scorecardBuying an Xbox One makes more sense than ever, but there's still one huge problem: the PlayStation 4
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Buying an Xbox One makes more sense than ever, but there's still one huge problem: the PlayStation 4

Buying an Xbox One makes more sense than ever, but there's still one huge problem: the PlayStation 4
Tech4 min read

If you haven't bought an Xbox One or PlayStation 4 yet, you're in luck: They're both cheaper than ever at $250. The time is ripe!

Xbox One S

Florence Fu/Tech Insider

The Xbox One S.

That's a straight up 50% reduction in price from the original asking price of the Xbox One, and a major discount for the PlayStation 4. And since both consoles launched back in 2013, each has a fully stocked library of games to enjoy. Better yet: Many of those games have dropped in price as well.

That all begs one obvious question: Which console to buy? The PlayStation 4 and Xbox One are nearly identical in most ways:

  • They cost the same amount of money.
  • They play many of the same games.
  • Both act as set-top boxes, with apps for Netflix, Spotify, YouTube, and whatever else you could want.
  • Both have online services that cost the same amount of money and offer similar things (online multiplayer, "free" games each month).
  • They can both stream games to the internet without any additional hardware.
  • Even the controllers are nearly identical, save for a few bells and whistles.

What really differentiates the consoles at this point is a handful of "exclusive" games. Some folks love "Halo," and the only place to play "Halo" games is on Xbox. Some folks love "Uncharted," and the only place to play "Uncharted" games is on PlayStation.

But, as demonstrated last week during the annual E3 video game trade show, Microsoft still doesn't have the kind of big exclusive games that people want.

uncharted 4


"Uncharted 4: A Thief's End" is a ridiculously pretty game. This is actual gameplay.

Microsoft's hour-long presentation highlighted the company's new, more powerful Xbox One X, and it did so through the scope of dozens of games. In total, Microsoft showed 42 titles during the presentation ("22 with console exclusivity," Microsoft's Xbox lead Phil Spencer pointed out to me in an interview).

Of those 42 games, I'm hard-pressed to identify what people should be excited for on Xbox One this holiday.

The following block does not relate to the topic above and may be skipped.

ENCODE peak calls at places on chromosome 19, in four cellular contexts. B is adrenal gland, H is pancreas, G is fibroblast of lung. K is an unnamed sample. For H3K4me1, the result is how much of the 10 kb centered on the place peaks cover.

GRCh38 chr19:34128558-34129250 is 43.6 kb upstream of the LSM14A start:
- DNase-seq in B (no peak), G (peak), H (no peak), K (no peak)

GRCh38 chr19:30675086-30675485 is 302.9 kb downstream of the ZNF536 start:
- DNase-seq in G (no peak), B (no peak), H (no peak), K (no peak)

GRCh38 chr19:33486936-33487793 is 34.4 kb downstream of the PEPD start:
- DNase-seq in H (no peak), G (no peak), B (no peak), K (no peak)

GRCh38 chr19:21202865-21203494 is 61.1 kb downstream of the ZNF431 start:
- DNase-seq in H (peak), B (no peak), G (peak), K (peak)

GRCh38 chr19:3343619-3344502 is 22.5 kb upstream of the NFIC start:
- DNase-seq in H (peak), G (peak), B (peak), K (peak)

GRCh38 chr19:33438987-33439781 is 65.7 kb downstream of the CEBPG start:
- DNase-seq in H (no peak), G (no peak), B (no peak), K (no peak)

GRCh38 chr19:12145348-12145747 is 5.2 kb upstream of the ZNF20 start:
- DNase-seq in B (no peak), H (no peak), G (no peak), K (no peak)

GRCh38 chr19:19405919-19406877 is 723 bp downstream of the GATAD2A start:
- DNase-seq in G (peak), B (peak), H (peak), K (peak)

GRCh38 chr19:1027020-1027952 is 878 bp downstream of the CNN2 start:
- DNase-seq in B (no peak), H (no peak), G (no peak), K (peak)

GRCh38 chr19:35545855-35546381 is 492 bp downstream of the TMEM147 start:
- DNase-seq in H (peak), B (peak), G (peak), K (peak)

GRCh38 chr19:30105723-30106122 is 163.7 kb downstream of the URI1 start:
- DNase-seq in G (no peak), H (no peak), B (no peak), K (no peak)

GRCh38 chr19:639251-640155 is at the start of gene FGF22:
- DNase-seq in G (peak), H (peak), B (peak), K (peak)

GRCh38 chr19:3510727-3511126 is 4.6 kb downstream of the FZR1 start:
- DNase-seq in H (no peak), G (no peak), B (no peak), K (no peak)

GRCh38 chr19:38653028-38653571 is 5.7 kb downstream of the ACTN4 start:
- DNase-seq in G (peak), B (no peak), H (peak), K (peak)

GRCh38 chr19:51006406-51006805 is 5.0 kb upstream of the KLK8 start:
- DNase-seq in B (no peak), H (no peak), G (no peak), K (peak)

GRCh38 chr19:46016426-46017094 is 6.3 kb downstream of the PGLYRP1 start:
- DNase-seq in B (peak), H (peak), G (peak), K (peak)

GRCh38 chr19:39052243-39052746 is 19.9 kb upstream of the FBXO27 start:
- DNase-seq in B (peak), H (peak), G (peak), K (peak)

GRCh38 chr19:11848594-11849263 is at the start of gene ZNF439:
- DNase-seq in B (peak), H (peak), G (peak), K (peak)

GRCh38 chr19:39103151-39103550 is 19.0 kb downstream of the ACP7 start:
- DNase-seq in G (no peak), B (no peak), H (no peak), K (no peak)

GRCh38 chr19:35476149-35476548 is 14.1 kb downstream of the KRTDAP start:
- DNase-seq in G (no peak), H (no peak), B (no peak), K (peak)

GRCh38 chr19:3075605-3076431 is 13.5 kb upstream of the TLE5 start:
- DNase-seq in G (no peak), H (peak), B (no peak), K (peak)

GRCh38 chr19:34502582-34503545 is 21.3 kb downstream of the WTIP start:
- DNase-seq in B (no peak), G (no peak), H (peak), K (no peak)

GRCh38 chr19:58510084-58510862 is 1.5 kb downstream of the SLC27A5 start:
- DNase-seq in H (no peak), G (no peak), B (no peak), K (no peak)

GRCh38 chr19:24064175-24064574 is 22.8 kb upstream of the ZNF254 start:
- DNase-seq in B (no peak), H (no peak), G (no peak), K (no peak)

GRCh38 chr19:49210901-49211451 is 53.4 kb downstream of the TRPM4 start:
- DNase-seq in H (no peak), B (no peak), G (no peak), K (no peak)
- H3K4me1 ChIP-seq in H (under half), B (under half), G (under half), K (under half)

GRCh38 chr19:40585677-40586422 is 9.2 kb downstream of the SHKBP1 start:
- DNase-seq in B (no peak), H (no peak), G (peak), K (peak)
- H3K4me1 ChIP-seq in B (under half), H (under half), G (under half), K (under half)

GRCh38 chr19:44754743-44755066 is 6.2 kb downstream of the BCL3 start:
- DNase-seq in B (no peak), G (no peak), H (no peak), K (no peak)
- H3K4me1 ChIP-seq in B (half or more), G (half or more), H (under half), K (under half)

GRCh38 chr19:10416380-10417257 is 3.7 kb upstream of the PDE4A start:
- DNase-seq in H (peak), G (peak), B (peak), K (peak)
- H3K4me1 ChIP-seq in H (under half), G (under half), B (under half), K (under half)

To be clear, I'm not talking about the Assassin's Creeds and Call of Dutys of the world - those games are on both Xbox One and PlayStation 4. No one is buying an Xbox One instead of a PlayStation 4 because of these types of games. I'm talking about marquee titles you can play only on Xbox One. In years past, games like "Halo 5: Guardians" and "Rise of the Tomb Raider" were the obvious standouts. In 2017?

"Crackdown 3" and "Sea of Thieves" lead the charge. Huh?

Crackdown 3


"Crackdown 3" looks like fun, but it's not the kind of game that sells many consoles.

Neither of these games looks bad - they both look quite fun, actually! But neither is the kind of game that sells many game consoles, and that's a problem for Microsoft considering how far behind the Xbox One is in sales compared with the PlayStation 4. It's also a problem for the launch of the new Xbox One X, which arrives on November 7 and launches with "Crackdown 3," "Sea of Thieves," and a new "Forza" racing game. Diehard Xbox fans may rejoice, but these are the types of games that sell a few million units apiece and don't inspire people to buy game consoles.

Even the magnificent "PlayerUnknown's Battlegrounds," which Microsoft locked in as a "console exclusive" (the game is already available on PC, but will also arrive on the Xbox One later this year) is unlikely to move too many Xbox One consoles. It's a fantastic game, and has the potential to explode even more than it already has, but it's still relatively obscure compared to what Sony showed off at E3 2017.

God of War (2018)


This is the new "God of War." It is the kind of game that sells consoles.

While much of Sony's PlayStation 4 lineup at E3 featured games that don't arrive until 2018 (including "God of War," seen above), it showcased a lineup full of major exclusive games. It probably wasn't 22, and many may not arrive this year, but the lineup included many heavy-hitters: a new entry in the "Uncharted" series, a major expansion to "Horizon Zero Dawn," an exclusive Spider-Man game, and a brand-new, ridiculously pretty game named "Detroit: Become Human."

This is stuff people want to play, and stuff that will get people buying consoles.

Detroit: Become Human


"Detroit: Become Human" is worryingly pretty. It seems impossible that it's running on modern game consoles.

In the longer term, Microsoft assuredly has a new entry in the "Halo" series in the works. It's also likely that there's another entry in the "Gears of War" series on the way - two major franchises that are locked to Microsoft's platforms. Moreover, they're the reason why people buy Xbox consoles. And hey, if you're a racing fan, having "Forza Motorsport" as an exclusive is a genuinely big deal.

But, for most people, the console to buy this holiday - and in general, really - remains the PlayStation 4.

Get the latest Microsoft stock price here.

NOW WATCH: Watch Microsoft announce the next Xbox - Xbox One X